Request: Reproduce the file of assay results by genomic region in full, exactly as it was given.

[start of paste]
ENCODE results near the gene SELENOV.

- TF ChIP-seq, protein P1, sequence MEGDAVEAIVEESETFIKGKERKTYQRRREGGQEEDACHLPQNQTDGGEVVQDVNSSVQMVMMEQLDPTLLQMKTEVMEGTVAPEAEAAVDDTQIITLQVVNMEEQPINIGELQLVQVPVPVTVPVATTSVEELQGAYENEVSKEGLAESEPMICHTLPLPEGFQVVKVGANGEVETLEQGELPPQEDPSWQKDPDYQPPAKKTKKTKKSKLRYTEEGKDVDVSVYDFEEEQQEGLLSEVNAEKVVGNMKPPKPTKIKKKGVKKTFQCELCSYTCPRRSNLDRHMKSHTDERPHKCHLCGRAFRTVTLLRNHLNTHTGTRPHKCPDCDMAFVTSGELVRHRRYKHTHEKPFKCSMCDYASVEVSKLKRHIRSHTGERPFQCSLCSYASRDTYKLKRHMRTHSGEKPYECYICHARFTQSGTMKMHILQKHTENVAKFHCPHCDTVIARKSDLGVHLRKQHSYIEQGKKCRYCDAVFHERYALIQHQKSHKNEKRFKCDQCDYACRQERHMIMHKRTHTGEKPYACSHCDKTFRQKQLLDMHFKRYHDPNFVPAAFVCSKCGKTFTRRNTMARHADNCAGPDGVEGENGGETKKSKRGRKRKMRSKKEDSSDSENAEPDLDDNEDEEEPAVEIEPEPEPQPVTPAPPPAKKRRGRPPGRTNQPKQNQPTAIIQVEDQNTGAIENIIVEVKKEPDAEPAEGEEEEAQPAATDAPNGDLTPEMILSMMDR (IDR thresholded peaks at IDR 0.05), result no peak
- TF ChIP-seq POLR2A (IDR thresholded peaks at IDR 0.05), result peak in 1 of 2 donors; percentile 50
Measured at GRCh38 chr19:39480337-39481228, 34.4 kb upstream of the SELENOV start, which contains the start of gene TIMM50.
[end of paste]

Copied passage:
ENCODE results near the gene SELENOV.

- TF ChIP-seq, protein P1, sequence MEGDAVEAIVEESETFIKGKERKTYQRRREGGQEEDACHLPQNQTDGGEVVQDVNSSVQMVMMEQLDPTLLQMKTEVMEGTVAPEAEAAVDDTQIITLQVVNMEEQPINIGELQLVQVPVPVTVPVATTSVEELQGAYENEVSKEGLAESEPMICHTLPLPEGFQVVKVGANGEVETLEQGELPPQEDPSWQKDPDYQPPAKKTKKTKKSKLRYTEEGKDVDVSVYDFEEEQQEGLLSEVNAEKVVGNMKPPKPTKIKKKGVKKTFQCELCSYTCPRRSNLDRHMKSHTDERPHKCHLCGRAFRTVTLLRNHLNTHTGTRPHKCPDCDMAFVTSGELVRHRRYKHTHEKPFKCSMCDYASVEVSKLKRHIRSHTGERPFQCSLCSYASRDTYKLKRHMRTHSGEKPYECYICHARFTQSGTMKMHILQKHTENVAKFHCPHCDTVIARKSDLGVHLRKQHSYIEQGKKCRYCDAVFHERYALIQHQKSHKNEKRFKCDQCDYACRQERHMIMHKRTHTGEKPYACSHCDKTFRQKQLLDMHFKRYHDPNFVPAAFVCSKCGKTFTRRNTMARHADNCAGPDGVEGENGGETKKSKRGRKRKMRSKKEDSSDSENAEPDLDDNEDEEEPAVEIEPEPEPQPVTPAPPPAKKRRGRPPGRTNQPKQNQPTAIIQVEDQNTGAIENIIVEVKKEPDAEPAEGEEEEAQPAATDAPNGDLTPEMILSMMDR (IDR thresholded peaks at IDR 0.05), result no peak
- TF ChIP-seq POLR2A (IDR thresholded peaks at IDR 0.05), result peak in 1 of 2 donors; percentile 50
Measured at GRCh38 chr19:39480337-39481228, 34.4 kb upstream of the SELENOV start, which contains the start of gene TIMM50.